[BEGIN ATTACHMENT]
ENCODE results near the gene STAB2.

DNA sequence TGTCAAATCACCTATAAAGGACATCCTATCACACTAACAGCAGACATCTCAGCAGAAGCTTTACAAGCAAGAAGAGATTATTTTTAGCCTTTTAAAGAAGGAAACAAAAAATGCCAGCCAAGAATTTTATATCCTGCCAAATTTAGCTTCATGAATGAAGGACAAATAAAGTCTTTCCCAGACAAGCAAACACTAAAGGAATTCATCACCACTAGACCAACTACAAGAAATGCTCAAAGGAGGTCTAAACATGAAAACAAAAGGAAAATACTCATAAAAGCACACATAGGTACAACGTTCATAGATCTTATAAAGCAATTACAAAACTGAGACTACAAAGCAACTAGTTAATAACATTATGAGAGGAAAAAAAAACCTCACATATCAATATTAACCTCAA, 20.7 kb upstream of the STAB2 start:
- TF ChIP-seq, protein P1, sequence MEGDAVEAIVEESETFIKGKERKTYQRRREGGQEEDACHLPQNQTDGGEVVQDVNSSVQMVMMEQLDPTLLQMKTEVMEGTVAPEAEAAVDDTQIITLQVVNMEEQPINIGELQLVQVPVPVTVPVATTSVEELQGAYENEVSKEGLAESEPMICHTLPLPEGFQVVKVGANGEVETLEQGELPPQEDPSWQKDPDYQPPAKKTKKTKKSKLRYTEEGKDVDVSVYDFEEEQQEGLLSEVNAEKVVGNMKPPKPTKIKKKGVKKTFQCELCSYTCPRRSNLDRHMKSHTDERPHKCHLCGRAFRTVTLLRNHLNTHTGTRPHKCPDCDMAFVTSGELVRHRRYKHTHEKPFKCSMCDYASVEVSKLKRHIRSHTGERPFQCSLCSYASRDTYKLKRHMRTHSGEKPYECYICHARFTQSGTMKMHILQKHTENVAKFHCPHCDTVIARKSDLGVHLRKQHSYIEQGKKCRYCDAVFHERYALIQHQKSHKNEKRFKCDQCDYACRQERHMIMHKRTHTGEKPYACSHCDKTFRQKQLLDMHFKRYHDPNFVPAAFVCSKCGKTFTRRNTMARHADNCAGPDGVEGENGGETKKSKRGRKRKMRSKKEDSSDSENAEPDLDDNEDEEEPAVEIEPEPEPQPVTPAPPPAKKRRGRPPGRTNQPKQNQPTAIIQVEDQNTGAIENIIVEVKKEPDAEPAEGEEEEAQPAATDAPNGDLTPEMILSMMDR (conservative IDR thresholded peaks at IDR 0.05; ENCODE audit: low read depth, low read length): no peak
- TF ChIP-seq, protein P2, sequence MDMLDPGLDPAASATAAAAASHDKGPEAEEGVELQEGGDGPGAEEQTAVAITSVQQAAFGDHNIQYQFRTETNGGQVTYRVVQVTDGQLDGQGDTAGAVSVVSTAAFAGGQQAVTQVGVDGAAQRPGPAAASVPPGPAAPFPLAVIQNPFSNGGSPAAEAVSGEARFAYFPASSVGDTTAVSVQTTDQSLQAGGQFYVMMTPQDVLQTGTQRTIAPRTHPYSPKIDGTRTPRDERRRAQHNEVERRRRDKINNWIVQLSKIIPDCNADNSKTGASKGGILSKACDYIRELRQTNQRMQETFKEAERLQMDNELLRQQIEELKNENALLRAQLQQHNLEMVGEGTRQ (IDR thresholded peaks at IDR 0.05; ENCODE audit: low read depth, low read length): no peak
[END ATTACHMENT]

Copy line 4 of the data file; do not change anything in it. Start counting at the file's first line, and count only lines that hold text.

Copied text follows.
- TF ChIP-seq, protein P2, sequence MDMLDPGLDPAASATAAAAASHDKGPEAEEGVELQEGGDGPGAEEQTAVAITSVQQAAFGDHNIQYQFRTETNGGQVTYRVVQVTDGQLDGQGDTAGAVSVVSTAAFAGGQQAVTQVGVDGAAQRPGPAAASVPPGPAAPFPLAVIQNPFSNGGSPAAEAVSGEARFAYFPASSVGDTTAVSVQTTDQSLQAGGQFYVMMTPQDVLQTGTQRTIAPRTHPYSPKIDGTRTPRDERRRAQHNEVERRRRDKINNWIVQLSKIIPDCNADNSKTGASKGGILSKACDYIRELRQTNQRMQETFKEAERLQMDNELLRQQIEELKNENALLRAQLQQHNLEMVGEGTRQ (IDR thresholded peaks at IDR 0.05; ENCODE audit: low read depth, low read length): no peak